By Jirayu “Boo Boo” Tanprasertsuk, Ph.D. candidate in Biochemical and Molecular Nutrition, Tufts University
Jirayu was the winner of the 2018 Biochemical Society Science Communication Competition (video category). Here Jirayu explores some of his inspirations in creating his video. You can see his winning entry, “Eating for your eyes”, here. The winning written article, by Victoria Bolton, is published in the August 2018 issue of The Biochemist magazine, which you can find here.
When I was in grade school I used to doodle and write about things I learned in school every day. I would be so proud of my ‘artworks’ and show them to everybody. Eventually, I had to “grow out of it” and spend more time doing schoolwork. So when I heard about the Biochemical Society’s Science Communication Competition, I knew it was the right opportunity for me to do what I used to love: communicating through art. I was over the moon when I learned that I won the first place in this competition. Here are three reasons why I think art is an excellent medium, especially for science communication:
Science is even more beautiful with art.
Since the day that Robert Hooke discovered the cell with his microscope, our view of biology has changed. Biology is now about visualizing how things work: molecular movement, protein interaction, cell communication. With advanced biological imaging techniques such as Brainbow, we can label individual neurons with colourful fluorescent proteins (Figure 1), and fully appreciate the intricate organization of the brain. Wouldn’t you call this a piece of art?
Figure 1: Neurons in the dentate gyrus of a mouse brain expressing colorful fluorescent proteins (Photo credit: Livet, Weissman, Sanes, and Lichtman at Harvard University)
I am also a big fan of astronomy pictures. We are able to investigate phenomena happening at a thousand light years away by just… seeing them. This photo of nebula NGC 7635, also known as the Bubble Nebula, in the constellation of Cassiopeia is my favourite (Figure 2). It reminds me of a scoop of the best blueberry ice cream in the world.
Figure 2: The Bubble Nebula as captured by the Hubble telescope (Photo credit: ESA/Hubble)
Art makes science easy and fun.
I once came across an interesting biology educational research paper on using a comic book Optical Allusions to teach college-level biology classes (Figure 3). Students had an assessment on scientific content and attitude towards Biology (which measured how fun and easy Biology was to them) before and after reading the comic book. The authors found that students, especially whose major was not Biology, showed a significant improvement on both content and attitudes towards the subject after reading the comic book.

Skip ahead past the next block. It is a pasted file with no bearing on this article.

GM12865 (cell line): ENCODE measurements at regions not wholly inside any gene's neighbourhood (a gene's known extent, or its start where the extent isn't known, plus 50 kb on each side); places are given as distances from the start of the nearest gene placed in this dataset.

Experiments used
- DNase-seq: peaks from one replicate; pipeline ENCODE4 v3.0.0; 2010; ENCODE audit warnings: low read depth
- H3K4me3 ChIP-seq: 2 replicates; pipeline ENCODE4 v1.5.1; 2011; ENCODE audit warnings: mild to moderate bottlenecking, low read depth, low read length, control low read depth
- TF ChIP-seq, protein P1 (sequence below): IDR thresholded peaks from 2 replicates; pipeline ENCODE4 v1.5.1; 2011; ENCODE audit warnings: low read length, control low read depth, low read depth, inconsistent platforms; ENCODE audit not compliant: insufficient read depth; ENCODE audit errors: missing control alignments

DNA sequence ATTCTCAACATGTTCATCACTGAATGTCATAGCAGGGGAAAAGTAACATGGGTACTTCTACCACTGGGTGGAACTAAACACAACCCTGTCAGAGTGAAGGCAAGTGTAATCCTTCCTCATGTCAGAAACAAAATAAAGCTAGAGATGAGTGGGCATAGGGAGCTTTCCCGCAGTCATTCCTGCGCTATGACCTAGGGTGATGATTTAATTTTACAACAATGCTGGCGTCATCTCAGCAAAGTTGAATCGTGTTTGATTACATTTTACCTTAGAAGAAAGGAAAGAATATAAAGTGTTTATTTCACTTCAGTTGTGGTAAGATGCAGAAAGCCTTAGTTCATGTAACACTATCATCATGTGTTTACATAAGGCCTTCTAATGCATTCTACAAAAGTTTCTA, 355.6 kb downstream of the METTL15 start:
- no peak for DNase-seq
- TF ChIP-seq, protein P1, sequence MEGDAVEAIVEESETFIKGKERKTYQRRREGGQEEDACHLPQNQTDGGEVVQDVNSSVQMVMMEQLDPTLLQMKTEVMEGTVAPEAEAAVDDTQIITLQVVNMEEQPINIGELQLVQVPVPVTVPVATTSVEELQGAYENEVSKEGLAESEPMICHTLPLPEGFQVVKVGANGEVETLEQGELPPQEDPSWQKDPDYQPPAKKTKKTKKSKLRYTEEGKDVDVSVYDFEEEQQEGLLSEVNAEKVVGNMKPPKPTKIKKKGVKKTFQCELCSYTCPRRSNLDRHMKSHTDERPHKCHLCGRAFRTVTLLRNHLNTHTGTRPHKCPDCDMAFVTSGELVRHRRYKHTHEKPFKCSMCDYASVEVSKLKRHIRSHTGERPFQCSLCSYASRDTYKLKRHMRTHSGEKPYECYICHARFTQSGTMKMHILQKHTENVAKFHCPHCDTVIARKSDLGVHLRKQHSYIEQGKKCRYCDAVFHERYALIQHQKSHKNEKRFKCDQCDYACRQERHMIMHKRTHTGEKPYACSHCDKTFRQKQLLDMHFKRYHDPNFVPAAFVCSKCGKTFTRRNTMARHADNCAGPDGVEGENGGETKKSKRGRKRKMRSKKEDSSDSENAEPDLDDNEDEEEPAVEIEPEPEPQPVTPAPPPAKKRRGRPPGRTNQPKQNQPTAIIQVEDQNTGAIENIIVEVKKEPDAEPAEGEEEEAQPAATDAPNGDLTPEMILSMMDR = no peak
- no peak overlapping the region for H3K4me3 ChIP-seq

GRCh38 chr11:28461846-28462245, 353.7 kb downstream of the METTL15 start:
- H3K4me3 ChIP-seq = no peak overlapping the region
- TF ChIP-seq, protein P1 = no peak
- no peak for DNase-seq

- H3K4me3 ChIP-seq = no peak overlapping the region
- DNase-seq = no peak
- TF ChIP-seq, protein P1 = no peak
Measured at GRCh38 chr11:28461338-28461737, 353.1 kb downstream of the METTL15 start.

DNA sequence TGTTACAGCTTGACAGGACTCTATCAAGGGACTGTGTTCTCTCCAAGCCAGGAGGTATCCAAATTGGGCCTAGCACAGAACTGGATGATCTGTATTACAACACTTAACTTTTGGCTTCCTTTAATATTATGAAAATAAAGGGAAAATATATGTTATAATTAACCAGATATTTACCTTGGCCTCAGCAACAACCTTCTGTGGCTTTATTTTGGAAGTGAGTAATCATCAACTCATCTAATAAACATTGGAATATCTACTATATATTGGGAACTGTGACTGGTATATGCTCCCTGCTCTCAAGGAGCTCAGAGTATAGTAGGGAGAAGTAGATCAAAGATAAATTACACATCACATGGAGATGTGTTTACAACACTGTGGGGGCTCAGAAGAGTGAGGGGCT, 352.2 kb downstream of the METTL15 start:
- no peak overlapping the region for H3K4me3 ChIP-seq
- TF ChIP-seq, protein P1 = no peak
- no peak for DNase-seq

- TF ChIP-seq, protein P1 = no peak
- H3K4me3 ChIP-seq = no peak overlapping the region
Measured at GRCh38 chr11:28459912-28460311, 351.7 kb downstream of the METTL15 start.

Figure 3: An illustration of a blind spot from Optical Allusion (Photo credit: Jay Hosler)
And if you haven’t checked out Planet Earth and Planet Earth II (Figure 4), what are you waiting for? Cinematography is a craft that seamlessly combines visual arts and the art of storytelling. These films, along with this stunning list, are so influential that even Ne-Yo went vegan after watching What the Health. Al Gore’s An Inconvenient Truth communicated the seriousness of environmental issues to the public so well that it helped him receive the Nobel Peace Prize in 2007.
Figure 4: A Pygmy three-toed sloth swimming in Planet Earth II (Photo credit: bbc.co.uk)
A picture is worth a thousand words.
I still remember one particular Molecular Biology lecture so clearly. It was on DNA replication in eukaryotic cells. Though I read the textbook chapter over and over again, I just could not visualize the process in my head. But once our professor showed us this animation, everything just became crystal clear to me. The 2-minute animation conveyed the information way more effectively than any chapter of a book could ever do. It helped me visualize important protein-DNA complexes such as a replication fork, which is drastically different to what is usually depicted in a textbook.
As a nutrition science student, another piece of art that I really love is The 1992 Food Guide Pyramid issued by the United States Department of Agriculture (Figure 5). The Food Pyramid summarized tons and tons of scientific findings and information from the Dietary Guidelines for Americans into one simple figure. It was straightforward and could effectively deliver dietary recommendations to the public. Since then the icon has evolved into the 2005 MyPyramid, and currently MyPlate, but the Food Pyramid is my all time favorite.
Figure 5: The 1992 Food Guide Pyramid (Photo credit: choosemyplate.gov)
STEM + Art = STEAM
Finally, I am so glad to hear that I am not alone with the idea of combining art and science. STEAM movement was initiated at the Rhode Island School of Design. Students are also pursuing a career in medical illustration, which has a promising job outlook (Figure 6). And of course, it would be a sin to not mention the world-famous AsapSCIENCE Youtube channel. Even as a scientist, I spend a lot of time thinking about how to summarize a complex data set into simple figures for effective communication. Who would think that all the time spent doodling as a kid would have such a significant impact on my view of art and science? Seeing that Leonardo da Vinci did not limit his expertise to only art or science, I want to be just like him!
Figure 6: The cover of Science magazine created by a medical illustrator Valerie Altounian
(Photo credit: American Association for the Advancement of Science)
The second place written article by Jenna Hebert will be published in the October issue of The Biochemist along with a blog post from the second place video winner Ellie Staniforth.